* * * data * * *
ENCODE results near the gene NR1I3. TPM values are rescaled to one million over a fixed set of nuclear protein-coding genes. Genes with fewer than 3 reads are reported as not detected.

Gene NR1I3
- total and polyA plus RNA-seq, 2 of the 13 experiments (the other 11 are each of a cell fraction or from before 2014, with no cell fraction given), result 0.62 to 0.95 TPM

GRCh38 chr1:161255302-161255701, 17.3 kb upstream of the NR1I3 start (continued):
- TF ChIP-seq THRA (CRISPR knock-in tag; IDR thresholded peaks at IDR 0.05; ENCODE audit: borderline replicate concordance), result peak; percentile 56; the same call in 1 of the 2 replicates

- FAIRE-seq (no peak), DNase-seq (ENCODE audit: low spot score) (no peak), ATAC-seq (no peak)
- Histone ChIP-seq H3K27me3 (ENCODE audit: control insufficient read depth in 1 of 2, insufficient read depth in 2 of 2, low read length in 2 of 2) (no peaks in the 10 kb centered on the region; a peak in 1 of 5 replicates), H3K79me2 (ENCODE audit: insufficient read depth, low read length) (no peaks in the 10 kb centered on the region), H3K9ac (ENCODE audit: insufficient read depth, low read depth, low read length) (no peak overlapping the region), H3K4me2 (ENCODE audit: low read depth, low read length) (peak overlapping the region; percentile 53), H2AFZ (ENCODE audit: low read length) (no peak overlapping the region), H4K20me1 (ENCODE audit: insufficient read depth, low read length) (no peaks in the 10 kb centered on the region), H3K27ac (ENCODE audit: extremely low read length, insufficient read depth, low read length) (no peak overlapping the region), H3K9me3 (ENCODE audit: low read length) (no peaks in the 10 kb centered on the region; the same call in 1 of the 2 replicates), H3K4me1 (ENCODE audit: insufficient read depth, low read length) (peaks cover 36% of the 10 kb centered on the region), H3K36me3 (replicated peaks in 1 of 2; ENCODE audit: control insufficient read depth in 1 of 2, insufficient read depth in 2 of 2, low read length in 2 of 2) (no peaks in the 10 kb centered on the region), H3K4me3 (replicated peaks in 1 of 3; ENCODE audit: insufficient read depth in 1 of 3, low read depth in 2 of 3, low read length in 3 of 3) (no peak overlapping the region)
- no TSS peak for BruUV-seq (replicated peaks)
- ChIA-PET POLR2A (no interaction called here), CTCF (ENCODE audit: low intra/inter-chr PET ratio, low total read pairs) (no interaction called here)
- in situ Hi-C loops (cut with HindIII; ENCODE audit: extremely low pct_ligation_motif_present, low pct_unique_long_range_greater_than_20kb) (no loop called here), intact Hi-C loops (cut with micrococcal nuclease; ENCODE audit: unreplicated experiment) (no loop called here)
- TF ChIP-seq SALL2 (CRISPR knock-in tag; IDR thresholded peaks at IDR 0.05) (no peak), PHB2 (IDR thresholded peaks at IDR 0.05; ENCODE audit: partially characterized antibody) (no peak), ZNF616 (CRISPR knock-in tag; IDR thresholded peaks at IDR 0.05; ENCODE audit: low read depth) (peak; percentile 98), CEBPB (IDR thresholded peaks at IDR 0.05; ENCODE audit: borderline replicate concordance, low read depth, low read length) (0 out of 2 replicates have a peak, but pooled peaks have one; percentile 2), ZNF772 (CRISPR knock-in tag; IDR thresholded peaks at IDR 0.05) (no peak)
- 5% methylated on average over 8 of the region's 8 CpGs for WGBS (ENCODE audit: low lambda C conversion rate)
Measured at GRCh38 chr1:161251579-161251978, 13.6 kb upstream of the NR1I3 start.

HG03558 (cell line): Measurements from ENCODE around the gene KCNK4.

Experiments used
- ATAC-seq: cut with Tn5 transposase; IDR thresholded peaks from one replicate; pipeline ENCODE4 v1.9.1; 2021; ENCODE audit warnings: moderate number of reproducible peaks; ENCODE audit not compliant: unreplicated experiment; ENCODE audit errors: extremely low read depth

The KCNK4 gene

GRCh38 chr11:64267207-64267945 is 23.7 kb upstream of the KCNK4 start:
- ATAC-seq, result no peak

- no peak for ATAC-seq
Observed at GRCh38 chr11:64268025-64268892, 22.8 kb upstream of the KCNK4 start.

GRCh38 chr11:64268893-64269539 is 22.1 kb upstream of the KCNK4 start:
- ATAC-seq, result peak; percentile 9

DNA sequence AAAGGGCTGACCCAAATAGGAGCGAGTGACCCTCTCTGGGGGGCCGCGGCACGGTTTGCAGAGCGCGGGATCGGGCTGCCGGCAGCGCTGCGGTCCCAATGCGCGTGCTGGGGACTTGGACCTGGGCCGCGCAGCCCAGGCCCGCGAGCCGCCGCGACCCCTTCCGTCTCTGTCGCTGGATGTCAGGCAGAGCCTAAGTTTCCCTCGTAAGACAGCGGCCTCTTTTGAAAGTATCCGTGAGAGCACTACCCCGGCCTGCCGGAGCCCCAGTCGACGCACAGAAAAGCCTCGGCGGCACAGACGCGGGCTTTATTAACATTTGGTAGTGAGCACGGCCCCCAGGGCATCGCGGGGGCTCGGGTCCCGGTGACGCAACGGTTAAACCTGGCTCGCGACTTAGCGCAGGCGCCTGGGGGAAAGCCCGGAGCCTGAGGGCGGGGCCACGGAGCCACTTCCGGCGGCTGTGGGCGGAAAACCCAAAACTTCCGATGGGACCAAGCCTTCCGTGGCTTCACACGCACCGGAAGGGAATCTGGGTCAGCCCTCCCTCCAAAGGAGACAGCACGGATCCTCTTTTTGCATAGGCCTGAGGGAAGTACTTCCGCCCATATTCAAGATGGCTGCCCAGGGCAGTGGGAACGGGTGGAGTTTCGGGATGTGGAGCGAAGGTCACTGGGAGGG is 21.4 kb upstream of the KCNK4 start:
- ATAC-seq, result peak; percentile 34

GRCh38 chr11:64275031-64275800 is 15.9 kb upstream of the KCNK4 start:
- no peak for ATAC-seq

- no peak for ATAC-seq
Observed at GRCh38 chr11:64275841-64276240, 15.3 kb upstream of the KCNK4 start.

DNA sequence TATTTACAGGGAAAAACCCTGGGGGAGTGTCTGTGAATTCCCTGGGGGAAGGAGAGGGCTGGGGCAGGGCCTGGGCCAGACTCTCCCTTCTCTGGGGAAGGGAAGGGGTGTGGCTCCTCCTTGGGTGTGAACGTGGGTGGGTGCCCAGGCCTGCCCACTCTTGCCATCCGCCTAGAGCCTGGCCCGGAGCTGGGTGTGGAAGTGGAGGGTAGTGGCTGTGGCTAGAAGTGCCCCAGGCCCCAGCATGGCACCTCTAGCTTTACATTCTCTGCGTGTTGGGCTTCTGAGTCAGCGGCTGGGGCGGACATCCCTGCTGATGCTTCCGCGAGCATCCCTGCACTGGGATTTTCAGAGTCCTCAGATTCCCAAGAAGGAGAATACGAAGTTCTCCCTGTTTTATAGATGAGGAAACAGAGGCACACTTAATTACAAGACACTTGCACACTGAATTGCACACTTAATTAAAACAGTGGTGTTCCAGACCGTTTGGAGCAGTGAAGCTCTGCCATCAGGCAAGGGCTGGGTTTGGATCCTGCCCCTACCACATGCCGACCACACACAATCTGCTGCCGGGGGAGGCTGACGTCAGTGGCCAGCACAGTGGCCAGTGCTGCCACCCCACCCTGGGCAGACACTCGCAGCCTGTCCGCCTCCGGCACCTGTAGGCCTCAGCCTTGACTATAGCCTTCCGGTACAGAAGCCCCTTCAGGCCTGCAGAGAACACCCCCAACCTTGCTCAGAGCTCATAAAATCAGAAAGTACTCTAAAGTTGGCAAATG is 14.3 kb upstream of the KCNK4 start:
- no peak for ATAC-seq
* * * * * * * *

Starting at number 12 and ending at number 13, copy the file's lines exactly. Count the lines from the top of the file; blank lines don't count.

- 5% methylated on average over 8 of the region's 8 CpGs for WGBS (ENCODE audit: low lambda C conversion rate)
Measured at GRCh38 chr1:161251579-161251978, 13.6 kb upstream of the NR1I3 start.